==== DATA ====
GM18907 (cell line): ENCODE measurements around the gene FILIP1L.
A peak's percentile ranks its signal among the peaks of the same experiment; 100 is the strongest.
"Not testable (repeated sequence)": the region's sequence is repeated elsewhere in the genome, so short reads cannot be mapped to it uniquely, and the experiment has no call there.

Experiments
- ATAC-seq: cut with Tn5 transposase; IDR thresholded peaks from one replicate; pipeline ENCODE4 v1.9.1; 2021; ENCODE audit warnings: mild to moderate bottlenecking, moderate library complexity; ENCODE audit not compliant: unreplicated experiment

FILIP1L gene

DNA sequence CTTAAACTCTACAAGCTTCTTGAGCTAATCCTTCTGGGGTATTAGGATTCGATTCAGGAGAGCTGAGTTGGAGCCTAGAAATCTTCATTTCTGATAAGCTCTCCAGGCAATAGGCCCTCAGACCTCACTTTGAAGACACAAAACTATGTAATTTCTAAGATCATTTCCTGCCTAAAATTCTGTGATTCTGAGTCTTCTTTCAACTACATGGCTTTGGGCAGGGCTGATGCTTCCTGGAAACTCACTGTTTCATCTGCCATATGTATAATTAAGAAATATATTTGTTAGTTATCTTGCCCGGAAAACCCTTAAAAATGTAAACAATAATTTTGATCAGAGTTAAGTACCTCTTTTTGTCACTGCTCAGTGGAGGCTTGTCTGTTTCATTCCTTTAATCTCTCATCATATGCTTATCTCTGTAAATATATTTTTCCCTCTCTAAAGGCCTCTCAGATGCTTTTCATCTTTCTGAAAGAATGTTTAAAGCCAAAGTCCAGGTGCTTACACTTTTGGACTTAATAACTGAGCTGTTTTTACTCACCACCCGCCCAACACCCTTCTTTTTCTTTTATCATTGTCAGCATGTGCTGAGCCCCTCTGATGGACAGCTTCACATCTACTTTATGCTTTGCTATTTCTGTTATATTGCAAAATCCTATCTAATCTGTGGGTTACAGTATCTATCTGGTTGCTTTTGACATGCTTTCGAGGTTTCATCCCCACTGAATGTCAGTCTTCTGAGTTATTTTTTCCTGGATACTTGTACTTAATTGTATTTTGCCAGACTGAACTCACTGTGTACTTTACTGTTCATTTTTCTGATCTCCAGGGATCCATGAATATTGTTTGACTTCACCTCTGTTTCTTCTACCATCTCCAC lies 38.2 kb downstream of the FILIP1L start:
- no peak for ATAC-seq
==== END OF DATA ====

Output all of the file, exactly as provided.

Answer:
GM18907 (cell line): ENCODE measurements around the gene FILIP1L.
A peak's percentile ranks its signal among the peaks of the same experiment; 100 is the strongest.
"Not testable (repeated sequence)": the region's sequence is repeated elsewhere in the genome, so short reads cannot be mapped to it uniquely, and the experiment has no call there.

Experiments
- ATAC-seq: cut with Tn5 transposase; IDR thresholded peaks from one replicate; pipeline ENCODE4 v1.9.1; 2021; ENCODE audit warnings: mild to moderate bottlenecking, moderate library complexity; ENCODE audit not compliant: unreplicated experiment

FILIP1L gene

DNA sequence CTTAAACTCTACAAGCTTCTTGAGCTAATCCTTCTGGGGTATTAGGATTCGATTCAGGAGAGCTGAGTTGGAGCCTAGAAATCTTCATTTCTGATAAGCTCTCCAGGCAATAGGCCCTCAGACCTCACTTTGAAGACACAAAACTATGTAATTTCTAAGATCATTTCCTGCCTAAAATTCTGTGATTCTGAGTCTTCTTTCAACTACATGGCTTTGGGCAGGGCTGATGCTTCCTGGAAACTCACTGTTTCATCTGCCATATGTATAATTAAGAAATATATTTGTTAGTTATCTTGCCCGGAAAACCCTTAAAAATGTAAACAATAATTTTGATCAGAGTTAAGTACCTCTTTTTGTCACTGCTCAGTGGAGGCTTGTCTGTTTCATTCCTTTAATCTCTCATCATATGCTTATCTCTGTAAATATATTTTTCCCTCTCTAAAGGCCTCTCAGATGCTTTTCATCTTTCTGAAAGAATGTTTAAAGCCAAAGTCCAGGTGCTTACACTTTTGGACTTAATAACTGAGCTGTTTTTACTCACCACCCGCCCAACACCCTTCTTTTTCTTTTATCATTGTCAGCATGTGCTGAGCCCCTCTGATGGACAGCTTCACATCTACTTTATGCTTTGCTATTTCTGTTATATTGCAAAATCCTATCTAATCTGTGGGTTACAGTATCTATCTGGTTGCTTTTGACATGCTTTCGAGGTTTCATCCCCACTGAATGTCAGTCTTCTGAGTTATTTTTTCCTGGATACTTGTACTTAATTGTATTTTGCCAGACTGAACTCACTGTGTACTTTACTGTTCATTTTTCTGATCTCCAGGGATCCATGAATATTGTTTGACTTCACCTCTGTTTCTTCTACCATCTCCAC lies 38.2 kb downstream of the FILIP1L start:
- no peak for ATAC-seq